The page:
Relief depicting the eagle-headed Assyrian god Nisroch (the word for eagle in Arabic is Nisr) on the walls of the Northwest Palace of king Ashurnasirpal II in Nimrud (883-859 BCE). The god Nisroch is associated with the Assyrian king Sennacherib, who conquered and destroyed Babylon. The Metropolitan Museum of Art, New York City, NY.
Photo by Babylon Chronicle
Bronze Head of King Sargon of Akkad, 2306 B.C
A Sumerian Alabaster Female Worshiper - Early Dynastic II-III, circa 2900–2550 BC
Such figures with clasped hands have been identified as worshipers and are thought to have been placed in the cellae of the temples as votive figures.
She is shown standing with her hands clasped in prayer, emerging from beneath a long cloak, clasped at the neck, with a fringed edge, both the cloak and underdress with a long tufted fringe at the hem, the bare feet standing on an integral base, wearing a tall polos on her head with a thick band and wide brim at the neck, with prominent nose, pointed chin and small mouth, the eyes, hair and eyebrows hollowed for now-missing inlays.
Marble Cylinder Seal, Mesopotamia, Middle Assyrian period,
c. 1250–1150 BC
A Winged Hero Pursuing Two Ostriches
In one of the most striking Middle Assyrian seals, a hero pursues an adult ostrich, possibly representing the earthly equivalent of the griffin, the conveyor of death. The fleeing ostrich, with its head turned back in fear and fury and its feathers bristling, ranks among the greatest Mesopotamian depictions of animals. In the biblical Book of Job (39:13–17), the ostrich is considered a malevolent creature because it disdains its young, which may account for the presence of the young ostrich and enhances our understanding of this extraordinary seal.
Assyrian protective spirits on an alabaster panel from the palace at Nineveh, 645-635 BCE. Despite appearances, these figures are not fighting but are protecting against any evil that might approach from two directions. The British Museum, London.
Photo Credit: Clio Ancient Art and Antiquities
cuneiform writing in Pergamon museum, Berlin, Germany
the cuneiform is the oldest known writing next to the egyptian hieroglyphics
© Stefanie Schafzahl
Royal Inscription from the Old Akkadian Empire
Inscribed on limestone, this cuneiform royal inscription tells of the construction of the Marad temple by the Akkadian king Naram-Sin’s grandson, Lipit-Ili. Naram-Sin is the first Mesopotamian king to have claimed himself to be divine and, in later Akkadian literature, is remembered as a king whose hubris made him fall out of favour with the gods.
c. 2250 BCE.
Louvre Museum. Photo credit: Jérôme Galland. (Source)
Horned Women IX: dated to 2600-2350 bce, Sumeria, Mesopotamia; Early Dynastic lll.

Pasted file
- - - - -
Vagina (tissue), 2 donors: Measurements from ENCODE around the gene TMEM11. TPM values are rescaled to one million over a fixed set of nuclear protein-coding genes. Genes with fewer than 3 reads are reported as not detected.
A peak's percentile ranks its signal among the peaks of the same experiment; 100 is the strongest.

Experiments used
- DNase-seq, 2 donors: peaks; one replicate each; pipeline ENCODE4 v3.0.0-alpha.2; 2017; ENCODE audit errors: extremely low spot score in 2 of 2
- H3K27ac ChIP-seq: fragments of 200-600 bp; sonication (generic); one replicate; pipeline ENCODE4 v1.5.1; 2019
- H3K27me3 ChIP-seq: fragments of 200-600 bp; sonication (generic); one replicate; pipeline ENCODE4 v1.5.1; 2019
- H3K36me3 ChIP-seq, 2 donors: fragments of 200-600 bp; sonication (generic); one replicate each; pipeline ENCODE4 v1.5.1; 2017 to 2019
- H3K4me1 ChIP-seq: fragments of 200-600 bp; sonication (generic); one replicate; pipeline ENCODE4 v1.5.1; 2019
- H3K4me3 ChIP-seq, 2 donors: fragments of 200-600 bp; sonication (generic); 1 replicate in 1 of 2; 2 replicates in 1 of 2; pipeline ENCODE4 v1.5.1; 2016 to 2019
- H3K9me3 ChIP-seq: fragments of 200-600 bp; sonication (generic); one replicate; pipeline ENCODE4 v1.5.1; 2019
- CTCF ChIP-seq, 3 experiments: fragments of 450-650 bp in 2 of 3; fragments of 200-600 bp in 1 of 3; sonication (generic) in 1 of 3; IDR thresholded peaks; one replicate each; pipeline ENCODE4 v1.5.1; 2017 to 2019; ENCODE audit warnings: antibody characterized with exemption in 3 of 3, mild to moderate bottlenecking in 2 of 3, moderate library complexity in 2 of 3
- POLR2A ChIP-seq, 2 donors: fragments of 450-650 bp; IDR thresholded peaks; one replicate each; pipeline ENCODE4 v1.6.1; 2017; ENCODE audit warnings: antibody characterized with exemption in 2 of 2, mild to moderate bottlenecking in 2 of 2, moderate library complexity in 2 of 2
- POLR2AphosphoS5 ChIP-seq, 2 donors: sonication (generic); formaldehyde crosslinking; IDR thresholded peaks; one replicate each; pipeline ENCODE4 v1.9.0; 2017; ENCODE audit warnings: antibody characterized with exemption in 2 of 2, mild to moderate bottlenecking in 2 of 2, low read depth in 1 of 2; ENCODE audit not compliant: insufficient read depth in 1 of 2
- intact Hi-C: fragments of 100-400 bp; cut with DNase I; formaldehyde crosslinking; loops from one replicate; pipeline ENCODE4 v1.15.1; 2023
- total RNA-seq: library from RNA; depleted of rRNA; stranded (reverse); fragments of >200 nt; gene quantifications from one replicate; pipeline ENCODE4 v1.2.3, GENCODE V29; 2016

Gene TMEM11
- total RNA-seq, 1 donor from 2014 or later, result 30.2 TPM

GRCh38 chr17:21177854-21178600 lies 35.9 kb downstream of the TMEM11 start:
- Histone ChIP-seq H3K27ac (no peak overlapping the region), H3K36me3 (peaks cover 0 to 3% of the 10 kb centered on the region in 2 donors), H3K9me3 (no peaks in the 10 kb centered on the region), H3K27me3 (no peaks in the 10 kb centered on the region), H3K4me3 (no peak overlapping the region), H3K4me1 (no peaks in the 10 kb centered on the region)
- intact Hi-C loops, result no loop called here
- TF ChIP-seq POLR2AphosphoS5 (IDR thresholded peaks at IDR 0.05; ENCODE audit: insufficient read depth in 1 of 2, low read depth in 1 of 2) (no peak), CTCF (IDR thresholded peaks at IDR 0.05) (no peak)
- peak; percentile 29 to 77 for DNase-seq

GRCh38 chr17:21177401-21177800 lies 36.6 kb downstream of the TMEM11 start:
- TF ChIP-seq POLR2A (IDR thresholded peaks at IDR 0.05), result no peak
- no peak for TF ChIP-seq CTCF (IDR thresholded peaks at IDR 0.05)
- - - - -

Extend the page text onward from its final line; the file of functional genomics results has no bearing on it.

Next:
Clay Brick of Nebuchadnezzar II
Remembered as a successful statesman and builder, Nebuchadnezzar II (reigned 605-562 BCE) was one of the last independent Babylonian kings. This seven-line inscription in monumental cuneiform is typical of stamped bricks laid down in his building projects to commemorate his kingship and his contributions to the city. (Source)
Babylon, Neo-Babylonian, 7th-6th centuries BCE.
Mesopotamian relief depicts Ashurbanipal and his queen drinking wine.
Protective spirit holding a cone, from Dur-Sharrukin. 713–706 BCE
Protective Cover for a Babylonian Sun-God Tablet
This fired clay cover served as a protective cover for a cuneiform tablet about the sun-god, Šamaš. Found in the temple to Šamaš in Sippar, the cover originally belonged to the Babylonian king Nabu-apla-iddina, who reigned in the 9th century BCE. When it was rediscovered by the Neo-Babylonian king Nabopolassar, who reigned 200 years later, it was broken, so the king had it replaced but kept alongside the old, damaged one in a box. Just as we value and preserve history today, so too did the Neo-Babylonian kings of the first millennium BCE possess a strong awareness of their past and the need to preserve its relics. (Source)
Neo-Babylonian, 860-850 BCE, Sippar.
Terracotta model cart, Mesopotamia, dates to the second half of the 3rd millennium BCE.
Animal-shaped pottery vessels mounted on oversized wheels had a long history in the ancient Middle East. This early example has the head of a ram with curving horns. Liquid poured into the hole on top flowed out of the opening in the animal’s snout. A loop on the front allowed the attachment of a cord so that the vessel could be pulled. Such vessels have been excavated in both temples and houses. They were probably used in religious or funerary rituals.
Courtesy & currently located at the Brooklyn Museum, USA, via their online collections. Accession number: 87.77